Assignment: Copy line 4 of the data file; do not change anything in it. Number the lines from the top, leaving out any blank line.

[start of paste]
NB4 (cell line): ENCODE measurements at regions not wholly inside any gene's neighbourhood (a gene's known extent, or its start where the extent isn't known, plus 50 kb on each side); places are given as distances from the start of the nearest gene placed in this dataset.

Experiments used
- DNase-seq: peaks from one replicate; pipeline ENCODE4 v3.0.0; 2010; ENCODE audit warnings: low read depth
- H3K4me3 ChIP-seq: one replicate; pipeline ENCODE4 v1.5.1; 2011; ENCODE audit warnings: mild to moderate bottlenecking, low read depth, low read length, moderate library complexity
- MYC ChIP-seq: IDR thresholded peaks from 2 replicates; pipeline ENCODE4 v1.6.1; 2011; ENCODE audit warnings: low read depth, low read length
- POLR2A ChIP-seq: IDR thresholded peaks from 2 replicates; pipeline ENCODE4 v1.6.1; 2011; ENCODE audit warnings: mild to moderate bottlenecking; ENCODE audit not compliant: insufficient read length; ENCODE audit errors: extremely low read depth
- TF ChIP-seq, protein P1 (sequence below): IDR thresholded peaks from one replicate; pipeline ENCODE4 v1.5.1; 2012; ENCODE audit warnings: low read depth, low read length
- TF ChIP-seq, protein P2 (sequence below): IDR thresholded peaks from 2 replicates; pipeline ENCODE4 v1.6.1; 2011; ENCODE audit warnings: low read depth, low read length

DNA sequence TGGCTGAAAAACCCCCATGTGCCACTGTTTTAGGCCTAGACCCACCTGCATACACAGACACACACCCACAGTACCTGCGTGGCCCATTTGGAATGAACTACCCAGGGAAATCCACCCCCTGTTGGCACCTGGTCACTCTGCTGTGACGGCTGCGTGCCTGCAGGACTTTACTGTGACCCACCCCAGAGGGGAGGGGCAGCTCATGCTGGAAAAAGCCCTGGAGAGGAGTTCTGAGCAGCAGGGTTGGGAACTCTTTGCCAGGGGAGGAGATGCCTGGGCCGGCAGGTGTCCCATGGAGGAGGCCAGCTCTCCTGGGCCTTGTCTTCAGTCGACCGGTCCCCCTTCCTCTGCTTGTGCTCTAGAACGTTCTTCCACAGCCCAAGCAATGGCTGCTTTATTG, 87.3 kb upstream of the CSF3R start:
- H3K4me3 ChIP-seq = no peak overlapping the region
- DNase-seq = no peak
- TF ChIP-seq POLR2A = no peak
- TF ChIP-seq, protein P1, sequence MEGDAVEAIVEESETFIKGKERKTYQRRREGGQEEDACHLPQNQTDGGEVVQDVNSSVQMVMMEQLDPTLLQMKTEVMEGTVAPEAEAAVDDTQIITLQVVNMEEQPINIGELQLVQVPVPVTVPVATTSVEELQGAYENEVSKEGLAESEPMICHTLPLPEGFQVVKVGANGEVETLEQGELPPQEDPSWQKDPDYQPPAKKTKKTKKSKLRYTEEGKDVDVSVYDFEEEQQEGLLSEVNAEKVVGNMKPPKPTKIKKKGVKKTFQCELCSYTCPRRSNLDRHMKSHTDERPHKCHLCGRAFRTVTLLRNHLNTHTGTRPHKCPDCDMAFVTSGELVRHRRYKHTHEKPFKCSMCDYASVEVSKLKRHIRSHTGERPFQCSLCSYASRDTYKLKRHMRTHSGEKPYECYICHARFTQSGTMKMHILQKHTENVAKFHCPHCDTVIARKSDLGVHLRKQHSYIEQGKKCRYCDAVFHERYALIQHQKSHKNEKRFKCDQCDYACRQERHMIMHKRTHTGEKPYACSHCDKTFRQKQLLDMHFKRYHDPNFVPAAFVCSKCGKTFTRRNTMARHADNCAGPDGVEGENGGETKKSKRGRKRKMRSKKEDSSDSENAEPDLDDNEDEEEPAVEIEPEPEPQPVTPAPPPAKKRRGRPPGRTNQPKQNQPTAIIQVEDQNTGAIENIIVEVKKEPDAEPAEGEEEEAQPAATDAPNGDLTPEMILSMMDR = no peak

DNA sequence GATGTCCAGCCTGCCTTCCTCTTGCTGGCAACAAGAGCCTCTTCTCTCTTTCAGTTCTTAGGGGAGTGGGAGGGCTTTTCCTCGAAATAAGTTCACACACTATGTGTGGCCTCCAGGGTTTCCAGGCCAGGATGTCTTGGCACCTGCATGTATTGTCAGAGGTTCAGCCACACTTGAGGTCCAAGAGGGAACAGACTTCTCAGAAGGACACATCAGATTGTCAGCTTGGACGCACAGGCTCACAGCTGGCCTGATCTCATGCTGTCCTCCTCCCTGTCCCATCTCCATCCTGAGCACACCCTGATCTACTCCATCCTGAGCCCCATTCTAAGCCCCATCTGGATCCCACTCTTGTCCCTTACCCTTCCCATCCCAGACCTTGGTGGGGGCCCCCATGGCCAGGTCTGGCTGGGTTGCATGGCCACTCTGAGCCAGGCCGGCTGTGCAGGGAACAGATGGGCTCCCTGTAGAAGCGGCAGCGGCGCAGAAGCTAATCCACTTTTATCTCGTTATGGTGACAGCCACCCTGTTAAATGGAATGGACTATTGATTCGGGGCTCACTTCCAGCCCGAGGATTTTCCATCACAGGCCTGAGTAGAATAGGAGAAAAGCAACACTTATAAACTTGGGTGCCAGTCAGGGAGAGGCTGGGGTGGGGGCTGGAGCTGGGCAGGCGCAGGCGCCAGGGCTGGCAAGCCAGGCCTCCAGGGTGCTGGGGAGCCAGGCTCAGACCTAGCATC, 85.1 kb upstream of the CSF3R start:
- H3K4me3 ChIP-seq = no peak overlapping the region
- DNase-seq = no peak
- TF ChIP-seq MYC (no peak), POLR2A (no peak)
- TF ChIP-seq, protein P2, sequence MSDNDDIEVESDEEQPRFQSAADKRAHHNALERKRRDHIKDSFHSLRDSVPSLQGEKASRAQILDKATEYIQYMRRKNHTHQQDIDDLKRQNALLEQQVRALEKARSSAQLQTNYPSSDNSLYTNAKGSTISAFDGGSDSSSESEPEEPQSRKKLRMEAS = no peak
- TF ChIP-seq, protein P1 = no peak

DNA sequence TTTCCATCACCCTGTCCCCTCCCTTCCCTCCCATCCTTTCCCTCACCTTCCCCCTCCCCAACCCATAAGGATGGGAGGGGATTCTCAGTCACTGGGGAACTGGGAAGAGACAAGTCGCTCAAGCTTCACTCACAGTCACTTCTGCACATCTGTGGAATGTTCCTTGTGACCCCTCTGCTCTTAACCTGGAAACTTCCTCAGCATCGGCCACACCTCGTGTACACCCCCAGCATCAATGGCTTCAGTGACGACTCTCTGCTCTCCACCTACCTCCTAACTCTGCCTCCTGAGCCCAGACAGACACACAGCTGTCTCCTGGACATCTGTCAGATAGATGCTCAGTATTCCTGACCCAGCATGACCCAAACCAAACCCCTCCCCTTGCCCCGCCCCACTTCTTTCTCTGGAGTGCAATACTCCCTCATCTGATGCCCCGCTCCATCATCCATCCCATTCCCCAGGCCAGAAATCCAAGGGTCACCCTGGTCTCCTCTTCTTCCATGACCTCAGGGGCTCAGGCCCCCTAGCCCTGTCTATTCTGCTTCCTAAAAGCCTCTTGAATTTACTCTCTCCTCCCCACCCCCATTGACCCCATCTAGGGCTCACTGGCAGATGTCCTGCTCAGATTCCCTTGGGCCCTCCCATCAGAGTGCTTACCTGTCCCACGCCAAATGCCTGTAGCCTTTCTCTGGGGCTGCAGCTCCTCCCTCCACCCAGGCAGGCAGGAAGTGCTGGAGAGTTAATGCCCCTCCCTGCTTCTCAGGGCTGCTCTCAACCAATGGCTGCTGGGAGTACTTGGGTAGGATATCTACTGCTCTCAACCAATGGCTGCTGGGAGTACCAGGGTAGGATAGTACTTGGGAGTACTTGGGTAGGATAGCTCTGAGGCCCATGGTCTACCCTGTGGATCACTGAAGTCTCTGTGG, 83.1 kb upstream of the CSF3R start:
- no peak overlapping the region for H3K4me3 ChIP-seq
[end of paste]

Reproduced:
- H3K4me3 ChIP-seq: one replicate; pipeline ENCODE4 v1.5.1; 2011; ENCODE audit warnings: mild to moderate bottlenecking, low read depth, low read length, moderate library complexity